RQAS 127th Member’s Annual Exhibition 2017

RQAS 127th Member’s Annual Exhibition 2017

Judged by Scott Maxwell

Section 1 Works on Canvas and Board

First Prize
ROBIN FINLAY “Bunty” oil on board
What a wonderful use of colour! It gels well. The gold leaf background, the detai led  decorative frame and her dress. Having a red underlay on the gold leaf brings out the best boost for a bright glow. The subtle use of light and shade and a very painterly modulation of paint texture gives good composure to the subject matter. And what a quirky position to sign the painting. I am assuming that the artist is someone who is strong, confident and quite bold ~ not merely a person who is content with hiding behind a painting.

2nd prize
GAYLE REICHELT “Storm Surge” resin
Good use of medium achieve a controlled chance effect ~ it really does resemble what we perceive as a surging storm.

MIKE WHITE “Donkey At Marrakech” acrylic on canvas
Good strong confident brush strokes with a striking, rich colour palette that exudes the vibrant streets flavours, walls and atmosphere that is Morocco. The placement of the strong harsh shadows give the painting a dynamic composition and accentuate the focal points.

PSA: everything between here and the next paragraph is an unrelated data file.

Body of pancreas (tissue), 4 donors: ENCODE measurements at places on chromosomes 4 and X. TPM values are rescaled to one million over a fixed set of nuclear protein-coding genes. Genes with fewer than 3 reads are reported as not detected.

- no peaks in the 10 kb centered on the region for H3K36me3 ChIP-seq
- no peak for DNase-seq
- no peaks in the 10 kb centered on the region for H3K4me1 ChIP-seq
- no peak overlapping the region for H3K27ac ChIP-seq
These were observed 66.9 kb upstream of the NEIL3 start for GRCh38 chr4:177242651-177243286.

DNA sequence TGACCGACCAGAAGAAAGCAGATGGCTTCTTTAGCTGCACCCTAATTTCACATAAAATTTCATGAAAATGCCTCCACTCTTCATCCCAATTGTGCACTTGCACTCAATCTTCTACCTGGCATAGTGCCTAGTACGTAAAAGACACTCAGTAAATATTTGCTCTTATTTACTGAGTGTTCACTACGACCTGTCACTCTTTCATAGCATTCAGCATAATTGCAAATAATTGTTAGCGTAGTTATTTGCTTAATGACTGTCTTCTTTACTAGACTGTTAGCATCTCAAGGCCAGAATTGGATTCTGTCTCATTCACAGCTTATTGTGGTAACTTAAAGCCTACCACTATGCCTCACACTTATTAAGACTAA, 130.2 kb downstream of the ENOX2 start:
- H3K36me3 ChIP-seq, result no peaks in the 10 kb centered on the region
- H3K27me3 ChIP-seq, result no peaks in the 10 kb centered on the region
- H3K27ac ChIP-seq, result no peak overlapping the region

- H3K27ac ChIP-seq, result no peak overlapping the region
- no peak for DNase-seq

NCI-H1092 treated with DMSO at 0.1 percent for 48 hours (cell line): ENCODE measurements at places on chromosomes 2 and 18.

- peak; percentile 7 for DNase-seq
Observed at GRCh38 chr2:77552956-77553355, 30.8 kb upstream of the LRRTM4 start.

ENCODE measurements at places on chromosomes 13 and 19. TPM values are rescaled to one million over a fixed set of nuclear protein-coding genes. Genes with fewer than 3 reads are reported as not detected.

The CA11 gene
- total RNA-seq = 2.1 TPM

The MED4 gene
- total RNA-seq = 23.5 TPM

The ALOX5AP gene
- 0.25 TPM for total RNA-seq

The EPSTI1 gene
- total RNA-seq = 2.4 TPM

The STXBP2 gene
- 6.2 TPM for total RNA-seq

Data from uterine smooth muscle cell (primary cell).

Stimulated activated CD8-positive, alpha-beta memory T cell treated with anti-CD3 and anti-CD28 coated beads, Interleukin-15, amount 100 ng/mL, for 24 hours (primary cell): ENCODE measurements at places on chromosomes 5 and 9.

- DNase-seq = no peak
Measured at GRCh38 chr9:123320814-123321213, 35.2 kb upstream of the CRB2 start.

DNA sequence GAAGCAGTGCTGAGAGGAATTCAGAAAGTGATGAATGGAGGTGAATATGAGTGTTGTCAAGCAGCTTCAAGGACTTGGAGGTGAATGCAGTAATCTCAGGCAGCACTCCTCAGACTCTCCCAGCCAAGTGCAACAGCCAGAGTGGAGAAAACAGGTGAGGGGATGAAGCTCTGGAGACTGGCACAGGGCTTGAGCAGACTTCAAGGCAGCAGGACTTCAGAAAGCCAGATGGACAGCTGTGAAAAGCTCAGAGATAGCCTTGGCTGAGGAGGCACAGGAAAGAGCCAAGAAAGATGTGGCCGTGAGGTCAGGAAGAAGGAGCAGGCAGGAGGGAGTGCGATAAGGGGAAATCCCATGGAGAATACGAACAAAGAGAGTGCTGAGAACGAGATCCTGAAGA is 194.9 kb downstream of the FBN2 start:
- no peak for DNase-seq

Section 2- Works on Paper

First Prize
ROBYN BAUER “Watercolourist at Work” ink on paper
What appears to look like a traditional, representational work of art from a distance portraying the quintessential Queenslander on a very bright sunny day with harsh, contrasty shadows, glary tin roof. However, when one gets closer, a more looser, whimsical style becomes apparent. Just like a gestural drawing – there are no straight lines, no overdone line work to tighten up the overall feel.
The technique is suggestive ~ highlights are created to achieve the composition ~ not contrived by being contained within the line work. Look closely at the trunk of the unmistakable Poinciana tree and with the loose line work, loose wash and sunlight white are quite abstract and exude character.

The overall composition is like a photograph taken by an ordinary person who has plonked the focal point (the watercolorist) directly in the centre, neatly framed by branches ~ this is a big NO NO ~ however, it works and it works well. You can almost detect the age of the old bloke, in his concentrative stance, from his silhouetted rear view.

I enjoyed the lack of detail, such as the absence of twigs, leaves, bushes, grass, weatherboards, garden chair, corrugated tin and un-uniformed palings . Yet it is all there…in suggestion. All the elements add up to a well mastered, yet understated work of art.

2nd prize
KATH DEMPSEY “You’ll Come to the Cliffs – Searching for Footholds in the Mind” etching. A very nice, uncluttered presentation highlighting a swirling mass of human shapes.
The colour work is well matched with the simple, stained wooden frame. It entices the viewer to look more closely to wonder at what they are doing AND why they are doing it?

CHRISTINE KIRKEGARD “Creek Embankment, Springbrook in Situ”
Nice understated use of colour. Good use of colour. Good use of white space to
accentuate the form of the embankment and suggestion of trees. The beauty of this
work is that the viewer fills in the picture frothier respective imaginations. The artist
provides the starting point.

Section 3 Photography & Digital Media